Wedding crowd waving and smiling, close-upAccording to Kim Seyeon, a college student and part-time role player, the going rate for pretending to be a guest at a Korean wedding is about $20. When the wedding season is in high gear, Seyeon can do up to three weddings a day on the weekends. At one recent wedding, Seyeon was one fake guest of around 30 total. The idea of hiring pretend guests for life's big ceremonies is not new in Korea, but some people are of the belief that the practice is getting a bit out of control.

Adequate Representation

Events such as weddings carry great social significance in Korea. It is important to throw a good party, well stocked and well attended. Not only is it important to rent enough chairs, a couple must be popular enough to fill those seats. Lee Hyun-su manages a casting agency in South Korea known as Role Rental 1-1-9. His roster is made up of approximately 20,000 professional role players that span the generations. Whether the wedding party needs a few co-workers, college friends, or a great auntie or two to fill out the seating plan, there is an actor for that. His cast of role players provides the extras for events other than weddings, too. Fake revelers and participants have been hired for:

  • Baby showers and baptisms
  • Anniversaries
  • Applying for a bank loan

Wedding as Performance

Maria Yoon is a Korean-American performance artist who understands the social pressures of the wedding in Korean culture. A recent project involved Yoon getting married 50 times across locations in the Unites States, dressed in a full traditional Korean wedding costume. The artist was exploring the element of performance she believes is a part of weddings. While Yoon sees the logic in the hiring of fake guests, she fears the practice may put too much emphasis on something called "jalnancheok," or "pretending to do well."

One of the concepts Yoon explored with her 50 wedding ceremonies was the role of the witness, or an audience, in ritual. The question at the center of the decision to have people you have no relationship with at your wedding is, "Who is it for?" No one may really believe that any wedding other than an elopement is for the bride and groom only. An event is an opportunity to celebrate a union among witnesses who likewise share in the joy and excitement of the occasion. It can also be a time to compete for social status, as many an elaborate fete has shown. Pretend guests may be the expense that takes the concept to a completely new level.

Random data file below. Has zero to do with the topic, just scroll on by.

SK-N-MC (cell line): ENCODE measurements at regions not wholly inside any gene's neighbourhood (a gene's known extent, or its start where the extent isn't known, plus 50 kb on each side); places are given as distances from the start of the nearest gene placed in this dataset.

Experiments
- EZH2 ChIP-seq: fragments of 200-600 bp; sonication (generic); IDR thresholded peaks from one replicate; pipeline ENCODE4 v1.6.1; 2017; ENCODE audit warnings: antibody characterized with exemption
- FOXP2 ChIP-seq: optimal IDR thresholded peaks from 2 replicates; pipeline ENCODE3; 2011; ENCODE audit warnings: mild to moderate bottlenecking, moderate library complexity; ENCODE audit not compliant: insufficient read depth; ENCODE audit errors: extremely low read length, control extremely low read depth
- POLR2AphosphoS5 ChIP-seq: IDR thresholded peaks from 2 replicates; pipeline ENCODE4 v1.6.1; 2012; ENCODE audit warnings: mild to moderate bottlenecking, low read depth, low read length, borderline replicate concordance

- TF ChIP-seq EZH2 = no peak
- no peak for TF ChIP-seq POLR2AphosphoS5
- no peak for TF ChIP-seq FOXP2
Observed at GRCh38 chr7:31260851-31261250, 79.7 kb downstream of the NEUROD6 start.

Keeping Up With the Jones's, Korean-style

Yoon references the word "nunchi" to describe how Koreans view themselves in relation to their peers. The expanded practice of hiring guests for major events may be seen as an effort that goes beyond simply wanting to look respectable to the world. Yoon sees it as a way to demonstrate superiority over one's contemporaries, even if it is a fiction. A professor of psychology at Yonsei University, Hwang Sang-min calls the escalation of social competition in Korea over the past several decades a "face inflation." The bar keeps getting higher and higher, so an idea such as pretend friends and family becomes less and less preposterous. Interestingly, the decision to hire fake guests is not necessarily a mutual one among wedding couples. Often the bride engages the casting company. Seyeon says the women are very grateful for the service. Seldom do the uninformed wedding party members or any of the guests discover the ruse.

Putting On a Show

One aspect of a Korean celebration that makes it easier for pretend attendees to slip in under the radar is spectacle. There is not just dancing. There are choreographed musical numbers with singing and dancing. Multiple performances and skits pepper the festivities. The actors are by no means the only element of performance at a large Korean ceremony and reception.

In light of this style of revelry, leasing a few extras to decorate the scenery may not be so outlandish. Plus, for these guests, a thank you note is optional.

Category: Wedding Planning

Add Your Comment

To post a comment you must log in first.
You may alternatively login with your credentials, below.